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Northfield cops make hefty marijuana bust

Submitted photo
Northfield Police needed four large trash-bags to haul off the freshly cut marijuana they discovered in a car during a traffic stop Tuesday.

Submitted photo Northfield Police needed four large trash-bags to haul off the freshly cut marijuana they discovered in a car during a traffic stop Tuesday.

NORTHFIELD — When a carload of teenagers was stopped Tuesday afternoon, police found more than three kids out for an after-school cruise.

They found more marijuana than they could fit in their evidence bags.

What ended with a drug bust began when one of the car’s occupants threw an object from the window, which nearly struck another car on Main Street, said acting Chief Robert Leighton.

The driver of that car called police, and gave them a description of the vehicle, its occupants and plate number.

“Within one minute (of the call), I located the vehicle on Main Street, and initiated a stop,” said Leighton.

When he approached the car, he smelled a strong odor of unburned marijuana, said Leighton.

Though recent state Supreme Judicial Court decisions have ruled that the smell of burned marijuana no longer gives police probable cause to search a vehicle, the fragrance of fresh marijuana still gives officers cause for search.

When he opened the trunk of the vehicle, he found it full of freshly harvested marijuana, the chief said.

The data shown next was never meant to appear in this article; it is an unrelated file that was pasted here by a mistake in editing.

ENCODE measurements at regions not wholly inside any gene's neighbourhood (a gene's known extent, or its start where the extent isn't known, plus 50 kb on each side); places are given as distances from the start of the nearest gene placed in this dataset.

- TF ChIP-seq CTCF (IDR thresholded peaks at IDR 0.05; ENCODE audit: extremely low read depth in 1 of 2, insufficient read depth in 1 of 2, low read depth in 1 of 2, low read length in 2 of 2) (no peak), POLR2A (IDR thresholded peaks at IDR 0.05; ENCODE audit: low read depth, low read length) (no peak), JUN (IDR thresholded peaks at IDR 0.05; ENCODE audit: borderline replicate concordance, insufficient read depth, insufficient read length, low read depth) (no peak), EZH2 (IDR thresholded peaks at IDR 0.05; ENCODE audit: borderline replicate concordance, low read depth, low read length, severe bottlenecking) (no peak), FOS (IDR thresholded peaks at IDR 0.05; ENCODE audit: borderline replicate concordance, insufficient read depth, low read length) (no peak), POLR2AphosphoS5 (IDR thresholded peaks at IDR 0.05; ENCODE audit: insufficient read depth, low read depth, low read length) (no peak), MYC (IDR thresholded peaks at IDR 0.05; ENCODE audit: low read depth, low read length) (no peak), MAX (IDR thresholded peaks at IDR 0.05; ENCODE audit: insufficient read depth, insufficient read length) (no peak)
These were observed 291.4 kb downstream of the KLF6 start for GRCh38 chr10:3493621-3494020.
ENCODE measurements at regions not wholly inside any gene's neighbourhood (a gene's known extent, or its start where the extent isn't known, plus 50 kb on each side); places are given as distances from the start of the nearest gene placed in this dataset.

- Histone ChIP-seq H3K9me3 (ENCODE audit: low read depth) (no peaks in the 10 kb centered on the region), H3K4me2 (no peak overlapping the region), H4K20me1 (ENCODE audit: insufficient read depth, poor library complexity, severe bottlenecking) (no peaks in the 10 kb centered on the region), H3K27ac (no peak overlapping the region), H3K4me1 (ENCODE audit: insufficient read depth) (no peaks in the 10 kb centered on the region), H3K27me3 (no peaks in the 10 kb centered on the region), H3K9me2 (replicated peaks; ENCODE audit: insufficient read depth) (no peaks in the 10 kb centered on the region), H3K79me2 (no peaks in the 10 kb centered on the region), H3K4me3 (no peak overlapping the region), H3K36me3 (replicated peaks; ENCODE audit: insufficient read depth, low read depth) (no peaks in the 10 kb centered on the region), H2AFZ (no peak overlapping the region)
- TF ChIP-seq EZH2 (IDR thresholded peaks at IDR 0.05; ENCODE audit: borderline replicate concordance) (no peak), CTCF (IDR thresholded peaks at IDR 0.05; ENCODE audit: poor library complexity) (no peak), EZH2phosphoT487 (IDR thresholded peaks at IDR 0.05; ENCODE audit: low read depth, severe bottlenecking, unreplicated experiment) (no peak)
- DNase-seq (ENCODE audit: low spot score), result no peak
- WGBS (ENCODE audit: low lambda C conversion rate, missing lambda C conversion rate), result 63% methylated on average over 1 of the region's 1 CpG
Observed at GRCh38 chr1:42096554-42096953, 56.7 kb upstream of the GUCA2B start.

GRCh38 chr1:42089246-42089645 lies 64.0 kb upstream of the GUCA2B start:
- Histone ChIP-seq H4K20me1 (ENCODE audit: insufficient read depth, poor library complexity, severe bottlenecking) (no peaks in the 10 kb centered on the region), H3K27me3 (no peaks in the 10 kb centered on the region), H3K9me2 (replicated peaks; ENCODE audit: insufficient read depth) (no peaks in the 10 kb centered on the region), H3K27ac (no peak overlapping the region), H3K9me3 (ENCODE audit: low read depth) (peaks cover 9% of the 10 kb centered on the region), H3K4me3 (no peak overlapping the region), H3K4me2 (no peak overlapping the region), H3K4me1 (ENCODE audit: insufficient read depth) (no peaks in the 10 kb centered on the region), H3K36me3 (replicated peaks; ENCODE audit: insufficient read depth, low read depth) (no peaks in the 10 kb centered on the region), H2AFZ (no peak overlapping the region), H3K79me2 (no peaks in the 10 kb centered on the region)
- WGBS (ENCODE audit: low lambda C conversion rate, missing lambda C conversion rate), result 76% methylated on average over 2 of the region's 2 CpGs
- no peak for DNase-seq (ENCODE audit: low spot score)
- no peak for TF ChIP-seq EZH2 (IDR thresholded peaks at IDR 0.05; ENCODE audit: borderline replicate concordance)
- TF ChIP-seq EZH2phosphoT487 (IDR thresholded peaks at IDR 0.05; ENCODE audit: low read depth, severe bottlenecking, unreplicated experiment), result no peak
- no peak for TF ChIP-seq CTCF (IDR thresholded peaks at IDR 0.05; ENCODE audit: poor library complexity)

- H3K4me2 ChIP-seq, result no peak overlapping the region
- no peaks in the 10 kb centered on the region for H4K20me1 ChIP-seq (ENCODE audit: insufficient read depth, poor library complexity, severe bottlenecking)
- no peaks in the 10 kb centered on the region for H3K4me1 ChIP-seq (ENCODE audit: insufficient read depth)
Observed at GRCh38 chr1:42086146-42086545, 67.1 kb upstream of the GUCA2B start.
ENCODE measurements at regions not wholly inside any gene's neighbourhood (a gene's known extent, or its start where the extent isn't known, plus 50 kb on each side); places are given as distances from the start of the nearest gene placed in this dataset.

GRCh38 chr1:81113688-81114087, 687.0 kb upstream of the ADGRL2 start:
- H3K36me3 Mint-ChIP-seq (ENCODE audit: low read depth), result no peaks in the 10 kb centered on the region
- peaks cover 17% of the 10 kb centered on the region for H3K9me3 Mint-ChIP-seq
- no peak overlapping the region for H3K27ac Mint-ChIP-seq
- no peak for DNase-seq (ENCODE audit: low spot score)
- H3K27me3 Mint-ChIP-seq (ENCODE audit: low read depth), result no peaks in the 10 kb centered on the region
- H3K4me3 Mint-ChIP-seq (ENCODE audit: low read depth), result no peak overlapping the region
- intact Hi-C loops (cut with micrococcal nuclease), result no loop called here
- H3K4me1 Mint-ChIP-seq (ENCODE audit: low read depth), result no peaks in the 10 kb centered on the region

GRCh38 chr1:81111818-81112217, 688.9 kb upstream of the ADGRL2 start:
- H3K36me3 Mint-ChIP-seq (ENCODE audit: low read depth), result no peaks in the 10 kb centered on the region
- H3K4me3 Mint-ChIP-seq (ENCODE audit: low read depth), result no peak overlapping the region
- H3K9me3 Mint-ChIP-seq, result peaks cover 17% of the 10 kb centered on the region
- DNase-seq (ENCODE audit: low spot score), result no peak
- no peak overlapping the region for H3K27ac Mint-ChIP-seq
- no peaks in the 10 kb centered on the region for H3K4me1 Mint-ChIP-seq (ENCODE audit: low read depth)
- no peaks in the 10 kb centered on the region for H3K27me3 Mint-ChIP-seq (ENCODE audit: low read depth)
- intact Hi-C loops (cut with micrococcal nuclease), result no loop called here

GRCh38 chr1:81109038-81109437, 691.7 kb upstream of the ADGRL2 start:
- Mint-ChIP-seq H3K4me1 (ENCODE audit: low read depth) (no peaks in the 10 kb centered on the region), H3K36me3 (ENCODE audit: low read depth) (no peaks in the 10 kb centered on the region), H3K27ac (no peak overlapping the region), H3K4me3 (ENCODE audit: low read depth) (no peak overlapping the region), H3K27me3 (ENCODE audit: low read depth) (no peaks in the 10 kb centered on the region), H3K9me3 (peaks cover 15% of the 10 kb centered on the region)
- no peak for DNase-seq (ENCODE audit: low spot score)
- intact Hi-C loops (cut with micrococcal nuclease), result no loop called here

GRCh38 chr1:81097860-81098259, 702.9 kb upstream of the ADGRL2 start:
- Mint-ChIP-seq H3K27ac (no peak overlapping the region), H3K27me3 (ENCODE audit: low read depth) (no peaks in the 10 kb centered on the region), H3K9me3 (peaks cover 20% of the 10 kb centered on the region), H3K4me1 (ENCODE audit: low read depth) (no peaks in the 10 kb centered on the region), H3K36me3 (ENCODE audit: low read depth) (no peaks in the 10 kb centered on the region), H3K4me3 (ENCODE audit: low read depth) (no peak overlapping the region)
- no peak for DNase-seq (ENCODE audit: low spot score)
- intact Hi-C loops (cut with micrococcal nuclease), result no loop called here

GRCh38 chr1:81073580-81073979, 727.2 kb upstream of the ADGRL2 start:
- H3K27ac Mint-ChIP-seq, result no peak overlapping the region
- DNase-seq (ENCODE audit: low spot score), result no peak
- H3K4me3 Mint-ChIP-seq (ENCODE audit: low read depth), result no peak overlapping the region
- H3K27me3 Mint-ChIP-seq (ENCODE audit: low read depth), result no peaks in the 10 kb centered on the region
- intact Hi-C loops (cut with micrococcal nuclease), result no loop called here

“It took four large trash bags to secure it all,” he said. “They were cut-up whole plants.” He estimated their value in the thousands.

Leighton said charges are pending against the three males in the vehicle. A recently signed state law has moved the minimum age for prosecution as an adult to 18, so any charges would be pursued in juvenile court.

Since they are minors, Leighton cannot provide the names of the suspects, but said all three reside in the Northfield area.

Ongoing investigation

Leighton didn’t call it a day after the marijuana was bagged and tagged. He began to dig deeper, with the help of the Northwestern District Anti-Crime Task Force.

“As a result of the investigation, we were able to secure additional marijuana that had recently been cut, from a residence in Northfield,” said Leighton.

Charges against additional persons are likely, Leighton said, once police figure out who to charge with what crimes.

“At this point, no arrests have been made,” he said. “At this point, we’re looking at the level of involvement of each individual. We have quite a few more people we have to track down and talk to.”

David Rainville can be reached at:
drainville@recorder.com
or 413-772-0261, ext. 279

Agree that it is not at all clear that this stop is legit under Cruz. The smell of marijuana is not sufficient cause to order a search of the vehicle. I assume their lawyers will argue this. It will be interesting to see how this turns out. http://www.mymassachusettsdefenselawyer.com/marijuana-odor-ruling/

"Though recent state Supreme Judicial Court decisions have ruled that the smell of burned marijuana no longer gives police probable cause to search a vehicle, the fragrance of fresh marijuana still gives officers cause for search." This is an incorrect statement of the law. The correct statement would be: In a series of decisions since Patriot's Day 2011 the Supreme Judicial Court has ruled that observation of less than an ounce of marijuana whether by smell (from which it is impossible to determine the presence of more than an ounce) or visual observation of less than an ounce no longer gives police probable cause to search because possession of less than an ounce is not a crime and police are only authorized to search for evidence of crime..

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